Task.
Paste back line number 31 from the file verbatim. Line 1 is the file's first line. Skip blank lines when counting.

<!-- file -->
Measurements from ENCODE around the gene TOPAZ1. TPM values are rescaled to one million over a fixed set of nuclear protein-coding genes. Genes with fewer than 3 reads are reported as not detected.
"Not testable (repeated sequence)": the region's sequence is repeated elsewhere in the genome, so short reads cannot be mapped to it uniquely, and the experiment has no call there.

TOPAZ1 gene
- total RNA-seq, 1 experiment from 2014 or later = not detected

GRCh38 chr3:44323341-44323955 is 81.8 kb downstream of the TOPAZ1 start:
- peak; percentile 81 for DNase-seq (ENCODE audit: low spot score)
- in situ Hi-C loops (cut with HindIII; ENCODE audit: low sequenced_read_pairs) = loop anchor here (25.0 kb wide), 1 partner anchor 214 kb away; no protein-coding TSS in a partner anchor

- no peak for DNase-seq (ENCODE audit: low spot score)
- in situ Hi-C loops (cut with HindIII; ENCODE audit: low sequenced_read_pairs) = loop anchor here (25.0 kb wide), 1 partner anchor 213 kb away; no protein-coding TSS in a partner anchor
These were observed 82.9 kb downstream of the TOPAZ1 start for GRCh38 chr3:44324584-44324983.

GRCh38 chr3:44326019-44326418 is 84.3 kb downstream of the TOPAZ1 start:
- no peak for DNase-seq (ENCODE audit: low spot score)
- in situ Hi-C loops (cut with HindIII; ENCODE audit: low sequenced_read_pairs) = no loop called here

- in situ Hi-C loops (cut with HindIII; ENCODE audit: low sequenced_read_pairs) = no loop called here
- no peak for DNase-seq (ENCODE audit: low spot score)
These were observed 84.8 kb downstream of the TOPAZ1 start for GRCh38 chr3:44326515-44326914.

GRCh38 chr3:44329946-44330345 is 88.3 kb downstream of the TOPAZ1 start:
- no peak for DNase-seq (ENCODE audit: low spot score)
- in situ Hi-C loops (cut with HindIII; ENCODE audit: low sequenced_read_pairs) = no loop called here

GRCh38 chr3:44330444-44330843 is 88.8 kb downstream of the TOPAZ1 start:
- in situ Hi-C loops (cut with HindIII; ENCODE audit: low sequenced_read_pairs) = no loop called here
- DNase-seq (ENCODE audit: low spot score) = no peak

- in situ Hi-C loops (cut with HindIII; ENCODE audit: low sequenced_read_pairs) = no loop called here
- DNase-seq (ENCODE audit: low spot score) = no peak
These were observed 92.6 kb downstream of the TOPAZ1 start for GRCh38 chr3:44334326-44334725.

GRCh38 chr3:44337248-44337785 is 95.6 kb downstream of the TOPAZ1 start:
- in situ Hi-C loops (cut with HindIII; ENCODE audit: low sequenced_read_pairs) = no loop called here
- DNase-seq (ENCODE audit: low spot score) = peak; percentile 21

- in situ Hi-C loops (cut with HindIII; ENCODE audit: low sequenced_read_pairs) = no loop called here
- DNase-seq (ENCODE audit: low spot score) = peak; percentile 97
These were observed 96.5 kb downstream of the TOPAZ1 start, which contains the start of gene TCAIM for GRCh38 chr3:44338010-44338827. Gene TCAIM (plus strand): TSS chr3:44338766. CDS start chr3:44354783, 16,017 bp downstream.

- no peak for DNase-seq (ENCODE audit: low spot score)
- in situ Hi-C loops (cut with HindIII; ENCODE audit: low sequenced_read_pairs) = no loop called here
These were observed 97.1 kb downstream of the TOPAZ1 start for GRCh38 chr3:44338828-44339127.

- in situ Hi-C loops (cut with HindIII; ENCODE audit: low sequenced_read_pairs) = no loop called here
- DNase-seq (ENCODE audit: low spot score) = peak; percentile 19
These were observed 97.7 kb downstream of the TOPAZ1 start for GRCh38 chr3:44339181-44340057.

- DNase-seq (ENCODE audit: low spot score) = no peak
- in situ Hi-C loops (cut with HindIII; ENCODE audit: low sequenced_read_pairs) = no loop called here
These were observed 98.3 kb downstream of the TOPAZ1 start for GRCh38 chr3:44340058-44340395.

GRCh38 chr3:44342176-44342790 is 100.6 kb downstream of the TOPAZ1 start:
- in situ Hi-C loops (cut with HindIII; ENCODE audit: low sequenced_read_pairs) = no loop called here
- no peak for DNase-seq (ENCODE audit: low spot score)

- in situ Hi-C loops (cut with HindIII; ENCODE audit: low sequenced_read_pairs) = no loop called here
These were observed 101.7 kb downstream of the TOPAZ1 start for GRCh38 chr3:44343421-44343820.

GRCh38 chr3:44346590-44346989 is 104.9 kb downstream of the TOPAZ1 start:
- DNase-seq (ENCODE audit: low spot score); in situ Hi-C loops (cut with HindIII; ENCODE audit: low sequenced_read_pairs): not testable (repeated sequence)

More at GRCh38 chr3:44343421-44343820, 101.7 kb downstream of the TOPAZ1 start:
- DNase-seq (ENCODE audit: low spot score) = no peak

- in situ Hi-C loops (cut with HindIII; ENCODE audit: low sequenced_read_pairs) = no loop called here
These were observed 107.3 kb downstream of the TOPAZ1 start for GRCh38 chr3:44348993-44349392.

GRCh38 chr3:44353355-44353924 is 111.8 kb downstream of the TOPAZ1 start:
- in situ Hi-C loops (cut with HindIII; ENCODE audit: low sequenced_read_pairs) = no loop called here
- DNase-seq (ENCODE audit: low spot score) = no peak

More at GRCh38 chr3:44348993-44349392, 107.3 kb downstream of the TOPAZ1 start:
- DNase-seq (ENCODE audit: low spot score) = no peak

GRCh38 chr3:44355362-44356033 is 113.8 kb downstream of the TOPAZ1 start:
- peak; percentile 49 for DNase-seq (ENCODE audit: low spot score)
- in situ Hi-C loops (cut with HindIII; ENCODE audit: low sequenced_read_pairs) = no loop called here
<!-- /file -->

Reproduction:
These were observed 96.5 kb downstream of the TOPAZ1 start, which contains the start of gene TCAIM for GRCh38 chr3:44338010-44338827. Gene TCAIM (plus strand): TSS chr3:44338766. CDS start chr3:44354783, 16,017 bp downstream.